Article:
Gentle Reader – Dissent is as American as our Republic. The very Republican Party that spent 8 years blocking every program President Obama attempted to put into place is in no position to be telling us to “just pull together”.
The President-elect has given voice to some rather terrifying positions, from banning an entire religion, to anti-Semitism, through support for torture, to violence against women.
Does ANYONE need wonder why there are protests in the streets ?
And to my fellow citizens who are in the streets, a word. Peaceful protest is the way. And remember, it is easier to take to the streets than to build a movement. We must do the latter, as well.
What Trump Needs to Learn About Protests
And so it begins. On Thursday night, after two days during which spontaneous post-election protests broke out across the country—in, among other cities, New York, Dallas, Denver, Atlanta, Los Angeles, Kansas City, New Orleans, Seattle, and Donald Trump’s future home, Washington, D.C., where only four per cent of the electorate voted for him—President-elect Donald J. Trump reacted with a tweet. It reflected much of what we’ve come to know about him in the past year: “Just had a very open and successful presidential election. Now professional protesters, incited by the media, are protesting, Very unfair!”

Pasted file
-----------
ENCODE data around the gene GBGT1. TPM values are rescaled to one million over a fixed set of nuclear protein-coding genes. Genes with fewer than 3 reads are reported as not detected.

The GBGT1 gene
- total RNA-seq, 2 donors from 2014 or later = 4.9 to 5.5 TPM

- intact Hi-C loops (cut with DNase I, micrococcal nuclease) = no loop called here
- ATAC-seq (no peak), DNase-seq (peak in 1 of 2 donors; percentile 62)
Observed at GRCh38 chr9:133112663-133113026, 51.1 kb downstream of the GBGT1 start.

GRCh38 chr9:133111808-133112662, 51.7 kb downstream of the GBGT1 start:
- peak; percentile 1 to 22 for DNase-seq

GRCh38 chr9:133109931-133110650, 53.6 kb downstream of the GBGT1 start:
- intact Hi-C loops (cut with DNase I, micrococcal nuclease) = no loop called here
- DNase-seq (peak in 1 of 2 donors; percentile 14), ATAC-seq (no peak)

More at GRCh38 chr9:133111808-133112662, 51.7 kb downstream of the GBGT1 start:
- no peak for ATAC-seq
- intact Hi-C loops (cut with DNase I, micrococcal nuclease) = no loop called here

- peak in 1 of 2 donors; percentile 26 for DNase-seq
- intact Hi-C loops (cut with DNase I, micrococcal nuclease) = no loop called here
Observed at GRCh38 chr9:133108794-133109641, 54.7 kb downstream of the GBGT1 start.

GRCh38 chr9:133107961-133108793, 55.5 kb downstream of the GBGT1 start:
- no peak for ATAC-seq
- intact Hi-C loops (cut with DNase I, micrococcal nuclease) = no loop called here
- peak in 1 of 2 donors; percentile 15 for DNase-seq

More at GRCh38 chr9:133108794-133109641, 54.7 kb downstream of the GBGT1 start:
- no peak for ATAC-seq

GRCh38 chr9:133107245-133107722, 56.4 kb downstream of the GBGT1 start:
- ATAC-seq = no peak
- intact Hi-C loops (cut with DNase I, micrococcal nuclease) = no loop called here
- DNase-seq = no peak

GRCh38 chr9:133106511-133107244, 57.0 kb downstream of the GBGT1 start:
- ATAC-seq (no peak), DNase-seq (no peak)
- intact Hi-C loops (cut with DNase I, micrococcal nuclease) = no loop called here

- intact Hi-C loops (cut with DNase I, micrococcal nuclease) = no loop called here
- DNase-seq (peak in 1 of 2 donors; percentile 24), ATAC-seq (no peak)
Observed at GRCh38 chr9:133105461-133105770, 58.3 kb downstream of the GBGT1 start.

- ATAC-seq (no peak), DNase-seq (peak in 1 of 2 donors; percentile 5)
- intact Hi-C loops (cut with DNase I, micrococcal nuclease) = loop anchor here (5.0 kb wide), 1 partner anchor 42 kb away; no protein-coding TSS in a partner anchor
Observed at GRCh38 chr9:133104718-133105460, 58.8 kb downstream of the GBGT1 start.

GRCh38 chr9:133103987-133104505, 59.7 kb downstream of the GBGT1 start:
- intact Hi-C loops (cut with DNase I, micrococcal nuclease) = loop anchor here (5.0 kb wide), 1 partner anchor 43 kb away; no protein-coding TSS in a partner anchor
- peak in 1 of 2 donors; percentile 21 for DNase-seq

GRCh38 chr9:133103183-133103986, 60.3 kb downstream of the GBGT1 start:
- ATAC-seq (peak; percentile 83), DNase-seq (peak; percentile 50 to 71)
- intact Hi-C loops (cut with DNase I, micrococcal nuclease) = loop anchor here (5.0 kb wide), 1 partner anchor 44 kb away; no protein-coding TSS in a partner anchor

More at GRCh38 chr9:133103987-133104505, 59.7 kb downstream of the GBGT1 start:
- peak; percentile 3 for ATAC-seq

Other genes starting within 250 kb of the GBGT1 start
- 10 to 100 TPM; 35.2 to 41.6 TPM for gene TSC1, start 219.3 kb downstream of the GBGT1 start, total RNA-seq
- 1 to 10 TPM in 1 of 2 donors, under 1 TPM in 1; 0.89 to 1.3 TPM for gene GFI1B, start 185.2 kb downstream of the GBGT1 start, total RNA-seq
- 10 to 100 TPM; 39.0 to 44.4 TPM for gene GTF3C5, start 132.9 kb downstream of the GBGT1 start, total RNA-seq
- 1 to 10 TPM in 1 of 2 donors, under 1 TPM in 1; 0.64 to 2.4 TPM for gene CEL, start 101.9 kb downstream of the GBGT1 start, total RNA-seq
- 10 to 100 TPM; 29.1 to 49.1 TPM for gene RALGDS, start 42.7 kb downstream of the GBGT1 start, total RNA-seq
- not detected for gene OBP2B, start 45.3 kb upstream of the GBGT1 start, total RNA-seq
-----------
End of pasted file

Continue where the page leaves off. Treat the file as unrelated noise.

There is, of course, nothing “unfair” about protesting, or about the long and proud tradition of Americans, from across the political spectrum, doing so. And the assertion that these marches and candlelight vigils, gatherings of people with legitimate reason to fear a Trump Presidency—women, Muslim Americans, immigrant Americans, African-Americans, Jewish Americans, L.G.B.T. Americans—could only have been the product of media machinations and hired muscle is consummate Trump. It combines a childish defensiveness, a lack of respect for rights guaranteed in the Constitution, and a penchant for dark, conspiratorial derision of his critics. It shows not even a dim understanding that millions and millions of people feel heartbroken by this election and what it revealed about America, and may want to come together for solace. On Friday morning, Trump thought better of last night’s outburst—or one of his advisers thought better for him—and he issued a new tweet: “Love the fact that the small groups of protesters last night have passion for our great country. We will all come together and be proud!” That, too, was all Trump: the unexplained lurch from one position to a very different one, leaving his core values a blank, and the solipsistic insistence on his own reality. (“We will all come together and be proud!” Will we?)